I’ve had my apostrophe at age 34. My parents — two incredibly cramazing people!!! — packed up their lives and struck out for creative adventure when they were 37 and 34.

It worked for them.

It’s gonna work for me, too. I just have to recover from my stupefied shock first.

Mama, Daddy — thanks for being who you are. You are truly two of the most incredible human beings I know.

_________________________________
*EVERYTHING except Daddy’s 1972 Porsche 914; that, they shipped to Germany. ; )

Bill Weger in Wiener Blut (Viennese Spirit)

Confessing My Creative Sins, Pt. 2

Tangled

Last week, my lovelies, I started telling you the story about how I forgot my creative purpose. When I first pondered relating this tale, I thought I would approach it in logical, yea even chronological fashion.

Alas and alack and forsooth, I’ve discovered that I just can’t do it. Too many threads of my personal history are too tightly interwoven with each other, and there’s nary a way I can untangle them all so that they make chronological sense.

In Part 1 of my Confessions, I talked about giving everyone in my life permission to determine what I did with my creativity. I gave it to everyone except myself. In Pt. 1, I described to you some of my thought patterns back then…

…and now, I must needs pick up a different thread and follow that into the creative tangle.

And that thread, my darlings, is the religious one.

Zounds and gadzooks, this one is gonna hurt.

Tangles and Tarnation

I won’t spend time delineating the particulars of the faith I was raised in. Suffice it to say I grew up surrounded by religious folk who were conservative, tradition-minded, and focused on Doing The Right Thing. As an adult, I’ve come to realize that within the confines of the United States, the denomination I was raised in is considered pretty rigid.

In Germany, however, flexibility was vital. The church my parents and I attended was composed mainly of American military servicemembers and their families. Because of military rotation, the congregation had a new face every few years. People came and went — people who hailed from various stateside cultures and religious backgrounds. If the church was to survive as a group, everybody had to swallow their pride in certain traditions. Some rituals and patterns of thought remained the same; but nobody had the luxury of resting on the easy laurels of dogma.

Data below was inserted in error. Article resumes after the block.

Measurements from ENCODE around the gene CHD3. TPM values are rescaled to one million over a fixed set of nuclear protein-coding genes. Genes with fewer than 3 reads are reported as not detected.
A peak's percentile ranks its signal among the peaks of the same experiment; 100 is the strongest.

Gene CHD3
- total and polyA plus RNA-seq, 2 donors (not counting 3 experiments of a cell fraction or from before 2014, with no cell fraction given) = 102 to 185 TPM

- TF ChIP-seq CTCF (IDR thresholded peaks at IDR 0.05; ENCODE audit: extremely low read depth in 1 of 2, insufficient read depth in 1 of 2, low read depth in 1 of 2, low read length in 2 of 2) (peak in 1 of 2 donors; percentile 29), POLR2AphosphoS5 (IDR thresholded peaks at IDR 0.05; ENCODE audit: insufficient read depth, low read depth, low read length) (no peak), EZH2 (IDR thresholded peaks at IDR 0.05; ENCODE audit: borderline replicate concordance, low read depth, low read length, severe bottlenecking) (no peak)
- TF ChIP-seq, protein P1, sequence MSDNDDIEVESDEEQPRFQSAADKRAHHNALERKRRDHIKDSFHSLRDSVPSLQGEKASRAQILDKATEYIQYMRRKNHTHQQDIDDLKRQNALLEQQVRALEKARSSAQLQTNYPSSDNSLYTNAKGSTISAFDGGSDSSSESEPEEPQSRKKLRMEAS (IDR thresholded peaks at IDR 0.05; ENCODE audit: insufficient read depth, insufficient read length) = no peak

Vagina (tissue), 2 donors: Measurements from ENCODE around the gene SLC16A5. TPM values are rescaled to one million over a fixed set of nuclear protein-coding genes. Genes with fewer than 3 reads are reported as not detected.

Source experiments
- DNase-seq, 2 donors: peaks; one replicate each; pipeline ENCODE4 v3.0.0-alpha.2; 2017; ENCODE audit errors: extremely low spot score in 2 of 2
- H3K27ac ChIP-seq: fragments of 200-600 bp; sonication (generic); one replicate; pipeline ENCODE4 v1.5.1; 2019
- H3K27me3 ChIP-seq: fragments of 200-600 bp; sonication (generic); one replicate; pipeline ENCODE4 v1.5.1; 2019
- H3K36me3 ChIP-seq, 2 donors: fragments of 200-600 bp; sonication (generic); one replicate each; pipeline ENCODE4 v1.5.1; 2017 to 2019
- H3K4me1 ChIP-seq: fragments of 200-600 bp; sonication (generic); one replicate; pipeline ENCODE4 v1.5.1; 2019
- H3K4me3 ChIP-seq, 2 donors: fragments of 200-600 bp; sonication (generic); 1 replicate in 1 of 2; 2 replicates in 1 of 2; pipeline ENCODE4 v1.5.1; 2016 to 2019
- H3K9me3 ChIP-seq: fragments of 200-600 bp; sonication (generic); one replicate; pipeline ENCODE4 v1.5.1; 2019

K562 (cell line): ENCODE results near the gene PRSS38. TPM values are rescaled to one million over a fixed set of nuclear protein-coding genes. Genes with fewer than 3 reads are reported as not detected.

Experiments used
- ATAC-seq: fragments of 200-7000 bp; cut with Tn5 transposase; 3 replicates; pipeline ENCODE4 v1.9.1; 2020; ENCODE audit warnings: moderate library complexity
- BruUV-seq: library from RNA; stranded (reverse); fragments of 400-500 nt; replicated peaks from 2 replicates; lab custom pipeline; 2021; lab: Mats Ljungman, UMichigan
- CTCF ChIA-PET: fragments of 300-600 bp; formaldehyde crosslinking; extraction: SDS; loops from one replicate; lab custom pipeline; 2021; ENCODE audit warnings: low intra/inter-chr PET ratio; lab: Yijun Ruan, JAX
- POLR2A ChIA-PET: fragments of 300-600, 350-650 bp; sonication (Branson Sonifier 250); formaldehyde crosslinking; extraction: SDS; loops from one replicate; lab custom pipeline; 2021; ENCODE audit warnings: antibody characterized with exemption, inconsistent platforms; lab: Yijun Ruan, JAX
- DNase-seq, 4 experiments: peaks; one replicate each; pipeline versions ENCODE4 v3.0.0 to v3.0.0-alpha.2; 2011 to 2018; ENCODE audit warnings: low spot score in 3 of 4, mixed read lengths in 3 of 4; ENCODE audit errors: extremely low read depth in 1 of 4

On top of that, I was blessed with parents who demanded I think and speak for myself. I asked questions, requested honesty, and made a beloved nuisance of myself to the church leadership. (Fortunately, the leadership changed every few years, so I didn’t develop a reputation.) *grin*

But in spite of all this freedom of religious thought, I still managed to tangle up a few things. I heard a lot of preaching and teaching about self-sacrifice and about putting others’ needs ahead of my own. Both fantastic principles — when understood and applied correctly.

Unfortunately, I neither understood nor applied correctly.

Over time, I developed a view of God that ate away at my soul like a ravaging disease. Somehow, I came to believe that if I didn’t do things to make God happy, he would send me to hell. And the only way I could make God happy was to sacrifice whatever I held most dear about myself.

And, of course, what I prized most about myself was my creativity.

Torture

I told myself that I loved God. I told others that I loved God. You’d be impressed with my acting skills, dear inklings: My surface faith was so convincing, it would numb your brain. I had myself convinced, that’s for sure.

But all the while, I feared that God would someday demand I pay up. I lived in terror that God would say, “You’ve put your creativity on a pedestal long enough! It’s time to give that back to me.”

I came to see myself as a type of Abraham. Abraham laid Isaac, his son, on the sacrificial altar with a knife poised to plunge into the boy’s chest.

I believed that God would require me to stretch my artist child out upon just such an altar — and rip the artist child’s living heart out.

Remember what I said in Confessions, Pt. 1 about how I bent to society’s expectations? Take what I just said about sacrifice and extrapolate:

When society insisted that I should Get A Good Job, Make Something Of Myself, and Contribute Responsibly, I thought it was God, telling me to pay up.

When individuals demanded that I write or paint only Happy Encouraging Things instead of gritty truth, I thought it was God, telling me to sacrifice.

When people I trusted told me to give up my writing time in favor of what others needed of me, I thought it was God, putting the ritual knife into my trembling, unwilling, sinful fingers.

The result?

Years of depression. Years of fear: fear of God, fear of rejection, fear for my inner artist child. I was terrified of what looked, to me, like a bleak and unbearable future. I berated myself for my secret unwillingness to sacrifice. I thought I was just weak of soul. I questioned my worth.

I all but quit writing. I had nightmares of murder and guilt. My paintings turned ever darker, and I received criticism for them. The word “demonic” was used.

I thought it was God, telling me I had no right to cause such trouble with my controversial art.

Truth

I was wrong.

That was not God.

The Creator does not work that way.

But I wouldn’t realize those Truths for a long time.

Come back Thursday. I’ll confess another thread of the story — and point us toward a happy ending.
_____________________

I welcome all of your thoughts on these things.

Shared experiences?

Residual heartaches?

Current heartache?

What questions do you have for me?